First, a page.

A belated review for Tarō by Blue Spruell as part of the Loves Book Tour. I’ve always been interested in anything to do with Japan, and I love their folktales so I leapt at the chance to read this one.
Disclaimer – I received a copy in exchange for an honest review, all thoughts are my own.
Lost in the mists of Mount Fuji . . . but no one can escape destiny. . . .
Orphaned by a rival warlord and bewitched by a ghost, young Tarō must reclaim his birthright and find his destiny as the legendary boy samurai and hero of Japan.
Accompanied by Tanuki, his shape-shifting badger sidekick, Tarō embarks on a quest of self-discovery and revenge, falls for Kamehime, the teenage samurai daughter of a powerful warlord, and ultimately becomes embroiled in the political struggle for the imperial throne. Along the way, Tarō and his allies face fearsome yōkai, the ghosts, goblins, and ghouls of Japanese folklore.
Firstly I have to say that Tarō is a beautiful book to look at, from the colour combination on the cover to the layout and of course the wonderful, enchanting illustrations by Miyu Outlaw that are found throughout the book. The art captured the story and spirit of the setting perfectly, and more than once I found myself flicking back through to just appreciate the art. To the surprise of no one, I’m sure, I also loved that this book had a map and that it was done very much in a folktale style – it really is a very well put together book, that stayed true to that whimsical feel of a folktale.
This same attention to detail and cohesiveness is found throughout the entire book. The author has clearly done a lot of research, and there is a wonderfully detailed glossary at the back to make this book and tale accessible to people not familiar with Japanese or Japan, as well as a small number of footnotes. Just that level of commitment is fantastic, and you have to appreciate it. I did find myself a little distracted by the use of italics for words that are then referenced in the glossary, but I think that is more personal preference than anything and it was a good way of highlighting those aspects.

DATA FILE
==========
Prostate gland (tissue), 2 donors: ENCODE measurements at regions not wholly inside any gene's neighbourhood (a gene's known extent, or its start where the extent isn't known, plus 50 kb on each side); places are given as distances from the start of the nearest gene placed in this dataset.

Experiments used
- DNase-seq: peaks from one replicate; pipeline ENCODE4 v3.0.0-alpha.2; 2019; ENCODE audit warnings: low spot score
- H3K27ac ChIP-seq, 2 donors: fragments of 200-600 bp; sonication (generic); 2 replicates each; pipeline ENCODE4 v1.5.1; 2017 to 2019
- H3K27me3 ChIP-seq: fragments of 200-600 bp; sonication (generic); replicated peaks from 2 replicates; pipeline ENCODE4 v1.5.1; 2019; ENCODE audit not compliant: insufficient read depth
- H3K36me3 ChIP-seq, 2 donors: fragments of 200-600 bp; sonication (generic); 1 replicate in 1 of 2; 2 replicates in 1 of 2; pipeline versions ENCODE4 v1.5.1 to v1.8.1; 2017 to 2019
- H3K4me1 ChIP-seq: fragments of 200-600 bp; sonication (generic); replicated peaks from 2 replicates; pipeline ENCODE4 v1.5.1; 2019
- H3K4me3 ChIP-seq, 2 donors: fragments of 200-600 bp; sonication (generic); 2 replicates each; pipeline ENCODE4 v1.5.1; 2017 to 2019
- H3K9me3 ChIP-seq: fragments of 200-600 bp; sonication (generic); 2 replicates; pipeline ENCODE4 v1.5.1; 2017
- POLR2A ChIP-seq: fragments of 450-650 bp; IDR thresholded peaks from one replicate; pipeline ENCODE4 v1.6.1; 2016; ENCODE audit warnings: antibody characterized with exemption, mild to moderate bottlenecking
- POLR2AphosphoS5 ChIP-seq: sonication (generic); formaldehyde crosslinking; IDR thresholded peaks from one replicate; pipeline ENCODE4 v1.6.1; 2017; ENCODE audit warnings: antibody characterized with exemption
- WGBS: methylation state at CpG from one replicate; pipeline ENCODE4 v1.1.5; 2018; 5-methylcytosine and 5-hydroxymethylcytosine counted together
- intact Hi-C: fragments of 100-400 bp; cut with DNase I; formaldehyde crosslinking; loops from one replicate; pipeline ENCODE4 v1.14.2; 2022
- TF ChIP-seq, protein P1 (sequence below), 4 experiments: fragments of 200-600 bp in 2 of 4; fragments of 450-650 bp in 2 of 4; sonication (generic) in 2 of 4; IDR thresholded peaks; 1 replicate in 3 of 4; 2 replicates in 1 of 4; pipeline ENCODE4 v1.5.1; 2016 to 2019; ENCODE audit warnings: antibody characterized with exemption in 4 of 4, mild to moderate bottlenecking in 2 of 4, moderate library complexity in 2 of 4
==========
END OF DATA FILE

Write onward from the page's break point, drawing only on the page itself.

Spruell also does an excellent job of taking that research and dedication to detail, and paring it down, so that it bleeds through in the setting, character and story itself without overwhelming the tale that was being woven. The descriptions especially when it came to capturing the world and making it more than words on a page were beautiful, and it was so easy to imagine that you were there in the tale. Another element that really shone through was the fantastical elements, and really this was such a magical story – or that should be three stories, as Tarō weaves together three separate tales into a cohesive whole, and it works so well because of the approach that Spruell has taken and those fantastical elements.
The characters are well imagined, and Tarō makes for an interesting main character, although my heart was stolen by his companion Tanuki. Aside from our main characters, it would have been nice to spend more time with them and to witness their growth – personal and in terms of relationship, but at the same time, it could be said that Tarō was holding true to the essence of folktales because such things are often fleeting in those kinds of tales. Still, they felt as vivid as the world around them, and Spruell does an excellent job of investing you in Tarō’s tale.
There really is a lot to love about this book, and really the only thing that gives me pause was some of the writing. Not the pacing, because although it’s a little slow towards the start, it soon picked up and found its own rhythm, which as with so many things in Tarō fed into that folktale feel. But, there were a few places where it felt a little clunky, and there were some phrases that just pulled me out of the story completely. However, this was for the most part balanced by the evocation of the setting, era and feel of everything else that the author poured into this story, and it really was a delight to read. Tarō is really a love story to Japanese folklore, and I am glad that I picked it up and I think that anyone with an interest in Japan or folklore will enjoy this book.